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About this Poem 

"1. I was chasing velocity and collage here. A poem rolling down a hillside—a poem gathering steam and discursiveness as it angles down a hillside. 2. My usual tendency would be to hammer at much of what appears in 'For Crying Out Loud' until it takes on a recognizable shape. My usual tendencies are rooted in the belief that 'figurative language' (that is to say 'poetry') is the language of figures: shapes, patterns. Here I wanted to let the figure blur, fracture as it moved. 3. I hope it 'means' something to you (something with an elegiac scent) without having to simply, neatly be 'about' anything. 4. It’s a test of the personal emergency broadcast system." —Terrance Hayes

For Crying Out Loud

Terrance Hayes, 1971

And I understand well now, it is beautiful
to be dumb: my tyrannical inclinations, my love
for the prodigal jocks aging from primetime
to pastime, the pixilated plain people and colored folk

with homemade signs. Cutouts, cutups, ambushes,
bushwackers. The clouds are overwhelmed
and vainglorious. MC Mnemosyne showed up

around midnight like the undetectable dew
weighing the leaves, and I was like Awww shit.
Why ain't I dead yet
like the man who wanted to be buried

with the multi-million dollar Van Gogh he bought?
(Members of The Arts League said No
because there was culture to be made into money.)

The volant statues of the aviary, the jabber-jawed
cable channels and the book in which nothing is written
but the words everyone uses to identify things
that can’t be identified. Not that I ain’t spent

the last ten years of my life refining my inner cyborg.
Interview questions included how did the DJ break his hands,
who’s gone bury the morticians who bury the dead,

And what to do about the sublime and awful music
of grade school marching bands?
Not that Neanderthals have a sense of the existential.
Me and my forty-leventh cousins lolling, and LOL-ing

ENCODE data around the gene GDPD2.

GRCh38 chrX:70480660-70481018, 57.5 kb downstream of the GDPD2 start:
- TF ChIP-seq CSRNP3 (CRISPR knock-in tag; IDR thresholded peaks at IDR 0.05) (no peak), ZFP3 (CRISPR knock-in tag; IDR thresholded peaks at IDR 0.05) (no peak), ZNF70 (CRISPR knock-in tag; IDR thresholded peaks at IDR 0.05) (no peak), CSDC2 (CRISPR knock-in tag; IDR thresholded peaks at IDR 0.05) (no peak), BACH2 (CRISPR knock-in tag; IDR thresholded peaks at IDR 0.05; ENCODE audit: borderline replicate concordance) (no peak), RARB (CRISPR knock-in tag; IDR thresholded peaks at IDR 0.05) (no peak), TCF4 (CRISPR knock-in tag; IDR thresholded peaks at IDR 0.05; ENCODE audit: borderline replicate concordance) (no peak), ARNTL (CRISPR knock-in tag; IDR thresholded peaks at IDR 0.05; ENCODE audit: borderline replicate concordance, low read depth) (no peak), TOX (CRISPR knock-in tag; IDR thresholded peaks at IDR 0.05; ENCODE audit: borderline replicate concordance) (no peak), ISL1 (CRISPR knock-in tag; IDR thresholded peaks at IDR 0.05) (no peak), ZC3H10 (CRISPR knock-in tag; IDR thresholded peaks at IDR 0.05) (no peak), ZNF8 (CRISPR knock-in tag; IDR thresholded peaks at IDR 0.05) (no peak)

like chthonic chronic smoke, like high-water suit pants
and extreme quiet. Everybody clap ya hands.
Like fit girls in fitted outfits, misfits who don’t cry enough,

who definitely don’t sob, but keep showing up sighing.
Everyone loves to identify things that have not been identified.
The rabbit hole, where ever I find it, symbolizes solitude.
So that’s exciting. And an argument can be made

on behalf of athletes, rap stars, and various other brothers
who refuse (click here for the entire video)
to wear shirts in public when one considers the beauty

of a black torso. If and when the dashiki is fashionable
again I will sport it with the aplomb of a peacock plume.
For now, I have a row of coin-sized buttons tattooed
down my chest so it looks like I mean business

when I'm naked. I know that means a lot to you.

Copyright © 2013 by Terrance Hayes. Used with permission of the author. This poem appeared in Poem-A-Day on September 27, 2013. Browse the Poem-A-Day archive.

Terrance Hayes

Terrance Hayes

The 2010 winner of the National Book Award in poetry, Terrance Hayes was born in Columbia, South Carolina, in 1971.

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Now that my afro's as big as Shaft's 
I feel a little better about myself. 
How it warms my bullet-head in Winter,

black halo, frizzy hat of hair. 
Shaft knew what a crown his was, 
an orb compared to the bush

on the woman sleeping next to him. 
(There was always a woman 
sleeping next to him. I keep thinking
poem
Fred Sanford's on at 12
& I'm standing in the express lane (cash only)
about to buy Head & Shoulders
the white people shampoo, no one knows
what I am. My name could be Lamont.
George Clinton wears colors like Toucan Sam,
the Froot Loop pelican. Follow your nose,
he says. But I have